If researchers wish to use medical data from the Data Integration Centers, they must describe the planned research topic and the required data and submit a data use request. After a positive vote by the site-specific Data Use and Access Committee, the researchers receive the final data use agreement. Careful handling of the data and feedback on the results are mandatory for researchers.

For multi-site data use projects, the German Portal for Medical Research Data (FDPG) provides centralized access to data and biospecimens from the MII’s Data Integration Centers. Clinical researchers can use this platform, for example, to submit feasibility requests or to request routine clinical data and biospecimens. The FDPG also coordinates the provision of data and contractually secures the use of data.


Secure Technologies for Sensitive Patient Data

Technically, the Data Integration Centers can be mapped using the SMITH reference architecture. This consists of areas for clinical issues (Clinical Domain), research-related issues (Research Domain) and an independently operating Trust Office.

The Trust Office protects the rights of patients and ensures that routine clinical data is used in compliance with data protection regulations. It manages patient consent and pseudonymization of data. Pseudonymization replaces identifying information such as name, date of birth, or address with a combination of characters so that it cannot be directly linked to an individual. Personal data is never released to researchers or third parties, but remains at the university hospital.

Medical data is stored in the Data Integration Centers in an interoperable manner, annotated with metadata and terminology services, and made available for use cases such as GeMTeX and INTERPOLAR. The central data integration platform is the Health Data Storage Clinical. It is connected to patient care data sources such as hospital information systems (HIS), laboratory information systems (LIS) and patient data management systems (PDMS). Direct feedback of research results into clinical routine is possible.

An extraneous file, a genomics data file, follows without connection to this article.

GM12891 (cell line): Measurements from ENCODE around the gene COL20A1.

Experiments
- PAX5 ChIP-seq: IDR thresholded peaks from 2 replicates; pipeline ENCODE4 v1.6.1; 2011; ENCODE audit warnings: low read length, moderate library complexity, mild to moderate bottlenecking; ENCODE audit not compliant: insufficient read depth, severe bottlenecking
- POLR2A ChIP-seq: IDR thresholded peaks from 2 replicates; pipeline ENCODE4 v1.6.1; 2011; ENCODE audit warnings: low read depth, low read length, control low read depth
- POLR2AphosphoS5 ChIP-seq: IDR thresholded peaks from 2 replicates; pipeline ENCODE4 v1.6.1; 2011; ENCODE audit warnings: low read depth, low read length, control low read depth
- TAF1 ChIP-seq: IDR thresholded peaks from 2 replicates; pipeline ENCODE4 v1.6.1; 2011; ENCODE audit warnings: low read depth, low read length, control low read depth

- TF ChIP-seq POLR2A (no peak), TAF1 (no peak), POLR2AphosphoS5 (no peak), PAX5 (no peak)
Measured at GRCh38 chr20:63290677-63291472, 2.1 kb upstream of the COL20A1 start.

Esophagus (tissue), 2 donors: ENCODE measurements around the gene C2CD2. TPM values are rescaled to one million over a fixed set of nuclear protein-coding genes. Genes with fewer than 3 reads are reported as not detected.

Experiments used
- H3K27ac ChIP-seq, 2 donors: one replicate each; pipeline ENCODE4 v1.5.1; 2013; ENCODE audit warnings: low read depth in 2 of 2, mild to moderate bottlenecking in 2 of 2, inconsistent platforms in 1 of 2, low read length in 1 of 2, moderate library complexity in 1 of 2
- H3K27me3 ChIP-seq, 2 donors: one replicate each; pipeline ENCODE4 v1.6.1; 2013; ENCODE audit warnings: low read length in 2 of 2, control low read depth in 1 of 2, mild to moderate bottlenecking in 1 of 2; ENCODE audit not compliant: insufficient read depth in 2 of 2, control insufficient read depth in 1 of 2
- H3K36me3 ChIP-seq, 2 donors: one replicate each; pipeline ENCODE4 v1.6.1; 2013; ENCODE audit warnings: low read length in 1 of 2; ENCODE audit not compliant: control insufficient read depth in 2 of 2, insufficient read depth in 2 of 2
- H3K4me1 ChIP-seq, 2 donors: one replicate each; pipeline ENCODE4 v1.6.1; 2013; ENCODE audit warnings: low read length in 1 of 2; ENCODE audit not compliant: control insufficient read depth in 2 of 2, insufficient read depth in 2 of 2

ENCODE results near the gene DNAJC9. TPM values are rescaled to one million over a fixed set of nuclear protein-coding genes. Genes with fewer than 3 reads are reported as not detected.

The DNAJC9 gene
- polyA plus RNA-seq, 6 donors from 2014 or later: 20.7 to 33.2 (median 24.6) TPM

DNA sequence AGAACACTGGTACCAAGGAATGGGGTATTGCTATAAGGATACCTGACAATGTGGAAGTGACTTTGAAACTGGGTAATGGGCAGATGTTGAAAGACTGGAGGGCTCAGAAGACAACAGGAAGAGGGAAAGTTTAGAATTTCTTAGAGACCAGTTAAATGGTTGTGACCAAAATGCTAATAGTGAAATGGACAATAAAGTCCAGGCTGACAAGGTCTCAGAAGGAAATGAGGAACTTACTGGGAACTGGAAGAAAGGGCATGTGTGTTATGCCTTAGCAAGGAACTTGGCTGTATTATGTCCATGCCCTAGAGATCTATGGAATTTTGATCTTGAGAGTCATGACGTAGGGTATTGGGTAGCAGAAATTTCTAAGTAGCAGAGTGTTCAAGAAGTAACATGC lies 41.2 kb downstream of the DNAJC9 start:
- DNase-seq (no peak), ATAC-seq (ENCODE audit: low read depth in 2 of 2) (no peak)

Health Data Storage Research enables both site-specific and cross-site evaluations. The data always remain at the site. Pseudonymized data are provided via the Research Data Portal for Health (FDPG) using Health Data Storage Research. The technical basis for this is the Data Sharing Framework (DSF) used throughout the MII. In some cases, external data for research projects are included and linked to the Data Integration Center data (record linkage).

The Network of University Medicine

The Data Integration Centers established as part of the Medical Informatics Initiative (MII) have been funded by the Network of University Medicine (NUM) since the consolidation and extension phase of the MII from 2023 to 2026. The NUM was established in 2020 as a crisis management measure during the Covid-19 pandemic. The original goal of this network was to bundle and evaluate the research activities, measures and treatment strategies related to Covid-19 at all 36 university hospitals in Germany. The aim was to create structures and processes to ensure the best possible care for Covid-19 patients. The NUM relied on the technical infrastructure of the Data Integration Centers established as part of the Medical Informatics Initiative (MII).

With the end of the pandemic, the NUM is dedicated to bringing together the resources of all university hospitals on issues that go beyond Covid-19. To this end, the Network of University Medicine is working closely with the Medical Informatics Initiative.

The aim of this cooperation between the MII and the NUM is to consolidate the Data Integration Center infrastructure. In the long run, the Data Integration Centers should become an integral part of health research in Germany.

Standorte der SMITH-Datenintegrationszentren